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The cabin noise of vehicles is a large concern in the luxury market. Why haven't any automakers used the same techniques as are employed in active noise cancelling headphones. In these devices a microphone is used as an in-loop sensor to suppress low frequency ($f\lt500\ \text{Hz}$) pressure fluctuations in the enclosed space near the ear.

Why isn't similar technology used in vehicles? What technical improvements are required over the standard vehicle sound system to implement it? Given the increased volume of the system, what differences can be expected between vehicles and headphones?

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    $\begingroup$ I'd guess there are safety concerns. Noise canceling headphones reduce sound in those frequency ranges indiscriminately; emergency sirens and other sounds you need to hear while driving won't be as audible. Also, human voices are <500Hz and there might be the potential for not being able to talk to your passengers (not always a bad thing) (also I'm not sure that's how noise-canceling works, just a thought.) $\endgroup$ Jan 30 '15 at 18:45
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    $\begingroup$ Looks like this are already in use in some production cars. $\endgroup$
    – Dan
    Jan 30 '15 at 19:02
  • $\begingroup$ Only a few days after posting this question I saw a car commercial which advertised active noise cancellation (I can't remember which brand though) :) $\endgroup$ Feb 9 '15 at 23:12
  • $\begingroup$ @TrevorArchibald many of the same safety concerns were brought up when Toyota first started selling Lexus cars here in 1989/90. Compared to almost all other passenger vehicles, the LS400 was amazingly quiet and isolating. $\endgroup$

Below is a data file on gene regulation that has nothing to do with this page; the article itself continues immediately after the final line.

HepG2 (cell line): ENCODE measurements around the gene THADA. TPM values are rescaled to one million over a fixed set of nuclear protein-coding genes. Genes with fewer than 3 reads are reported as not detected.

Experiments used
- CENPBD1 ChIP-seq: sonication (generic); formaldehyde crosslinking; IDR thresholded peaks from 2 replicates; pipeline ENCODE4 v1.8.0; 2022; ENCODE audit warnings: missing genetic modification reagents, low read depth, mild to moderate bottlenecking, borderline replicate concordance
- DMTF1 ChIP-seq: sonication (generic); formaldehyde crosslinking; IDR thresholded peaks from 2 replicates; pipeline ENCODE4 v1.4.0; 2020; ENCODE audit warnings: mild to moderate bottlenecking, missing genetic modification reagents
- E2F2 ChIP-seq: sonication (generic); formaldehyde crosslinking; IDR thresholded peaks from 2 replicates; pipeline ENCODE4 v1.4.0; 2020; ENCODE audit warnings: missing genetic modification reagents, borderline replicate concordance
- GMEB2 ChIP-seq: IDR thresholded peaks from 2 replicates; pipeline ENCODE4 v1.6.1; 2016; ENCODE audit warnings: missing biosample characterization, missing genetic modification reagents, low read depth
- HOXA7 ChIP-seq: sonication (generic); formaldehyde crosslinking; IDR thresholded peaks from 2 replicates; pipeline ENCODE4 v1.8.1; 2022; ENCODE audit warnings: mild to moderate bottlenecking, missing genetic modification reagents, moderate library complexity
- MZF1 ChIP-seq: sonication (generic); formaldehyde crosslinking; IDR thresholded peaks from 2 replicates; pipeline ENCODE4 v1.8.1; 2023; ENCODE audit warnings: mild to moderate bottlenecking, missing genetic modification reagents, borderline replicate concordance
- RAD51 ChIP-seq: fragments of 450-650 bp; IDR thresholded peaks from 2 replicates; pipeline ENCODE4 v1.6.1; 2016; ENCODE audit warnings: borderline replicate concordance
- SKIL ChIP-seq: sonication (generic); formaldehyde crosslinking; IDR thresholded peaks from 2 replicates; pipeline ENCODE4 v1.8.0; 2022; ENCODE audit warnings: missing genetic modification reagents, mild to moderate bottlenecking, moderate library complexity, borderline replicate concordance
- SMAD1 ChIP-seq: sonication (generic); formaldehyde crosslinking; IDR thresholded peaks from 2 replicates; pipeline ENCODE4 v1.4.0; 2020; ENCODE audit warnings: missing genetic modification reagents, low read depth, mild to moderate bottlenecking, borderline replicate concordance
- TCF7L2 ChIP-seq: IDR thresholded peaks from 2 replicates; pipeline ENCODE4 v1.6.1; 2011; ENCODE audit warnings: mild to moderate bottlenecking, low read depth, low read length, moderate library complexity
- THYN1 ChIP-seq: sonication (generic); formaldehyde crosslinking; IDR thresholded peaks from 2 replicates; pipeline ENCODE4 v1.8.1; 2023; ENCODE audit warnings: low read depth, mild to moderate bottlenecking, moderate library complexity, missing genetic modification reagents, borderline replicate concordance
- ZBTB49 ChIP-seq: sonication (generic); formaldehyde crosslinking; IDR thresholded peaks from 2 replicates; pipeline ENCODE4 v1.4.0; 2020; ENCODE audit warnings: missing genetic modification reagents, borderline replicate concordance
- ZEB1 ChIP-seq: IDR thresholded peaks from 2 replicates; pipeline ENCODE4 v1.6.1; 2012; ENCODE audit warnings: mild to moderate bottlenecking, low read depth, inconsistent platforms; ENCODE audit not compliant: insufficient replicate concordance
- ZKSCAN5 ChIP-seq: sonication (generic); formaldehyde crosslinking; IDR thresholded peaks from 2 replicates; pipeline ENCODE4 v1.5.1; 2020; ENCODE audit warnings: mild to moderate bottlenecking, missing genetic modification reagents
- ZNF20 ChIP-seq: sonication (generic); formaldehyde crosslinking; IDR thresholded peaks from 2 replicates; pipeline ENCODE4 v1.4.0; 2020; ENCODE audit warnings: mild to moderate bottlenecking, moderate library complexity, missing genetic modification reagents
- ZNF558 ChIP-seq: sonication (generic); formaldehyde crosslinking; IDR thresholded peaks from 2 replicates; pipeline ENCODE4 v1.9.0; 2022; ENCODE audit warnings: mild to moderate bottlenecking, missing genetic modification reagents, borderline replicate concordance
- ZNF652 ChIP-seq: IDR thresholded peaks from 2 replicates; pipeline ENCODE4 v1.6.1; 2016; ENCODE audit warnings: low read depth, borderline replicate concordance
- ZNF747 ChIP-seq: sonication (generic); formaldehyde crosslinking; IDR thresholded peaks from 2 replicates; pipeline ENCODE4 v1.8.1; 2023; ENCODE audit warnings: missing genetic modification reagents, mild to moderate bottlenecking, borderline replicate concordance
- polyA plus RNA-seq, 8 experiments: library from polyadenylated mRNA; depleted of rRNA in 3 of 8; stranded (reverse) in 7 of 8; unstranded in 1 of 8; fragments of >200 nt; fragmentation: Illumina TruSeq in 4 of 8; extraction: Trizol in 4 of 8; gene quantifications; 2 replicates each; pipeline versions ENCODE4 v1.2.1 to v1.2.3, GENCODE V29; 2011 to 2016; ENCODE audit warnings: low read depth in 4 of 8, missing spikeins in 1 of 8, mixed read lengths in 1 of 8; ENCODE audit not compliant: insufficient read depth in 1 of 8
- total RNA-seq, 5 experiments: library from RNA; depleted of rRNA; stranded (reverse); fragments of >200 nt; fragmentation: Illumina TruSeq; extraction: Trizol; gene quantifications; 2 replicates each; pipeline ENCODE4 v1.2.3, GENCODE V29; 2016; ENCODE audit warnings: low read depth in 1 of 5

– DLS3141
    Nov 30 '15 at 20:25
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Some reasons why noise reduction in vehicle cabins is not a standard feature, yet:

  • As @Trevor Archibald states, safety is a very good reason. There is still a need to hear some noises from outside the vehicle such as the sirens of emergency vehicles: police, ambulance, fire fighters truck
  • Hearing car horns from other drivers is still needed
  • The sound of the engine lets people know if the engine is performing as it should
  • It's an added cost some people may not want to pay
  • People haven't asked for it
  • Most people don't object to hearing some noise, as long as it's not intrusive
  • Insulating vehicle cabins against noise by using sound proofing materials has suited most peoples needs until now

It has been introduced in a small number of cars: Auto Makers Shush Cars, but these are a bit more expensive than the average car. See also: Cars Go Quiet, Bose Noise Cancelling in Cars

However, introducing electronic noise reduction technology in cars, could reduce the weight of cars by reducing the amount of sound proofing materials used, Harman Quiets the Car

On a different angle, in the 1980s electronic noise cancelling had been used to cancel the engine noise made by heavy vehicles used in inner urban development site to reduce the amount of noise heard by nearby residents.

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  • $\begingroup$ This is written from a consumer point of view but I took the question more about an engineering point of view, kind of: would it technically be feasible? Basically, how well does it work in cars? $\endgroup$
    – Trilarion
    Feb 4 '15 at 9:39
  • $\begingroup$ The fact that the technology has already been introduced in some cars & there are plans to introduce into some lower priced models & hybrids means it is technically feasible. The fact that something hasn't been introduced doesn't mean it's not feasible. Economics is a big factor: are people prepared to pay to have it in cars they use. Besides it's not critical technology, not like good brakes, an efficient motor, safe fuel tanks that wont rupture in a crash. It's a "nice to have" technology. Safety & client needs are a big part of engineering. $\endgroup$
    – Fred
    Feb 4 '15 at 11:18

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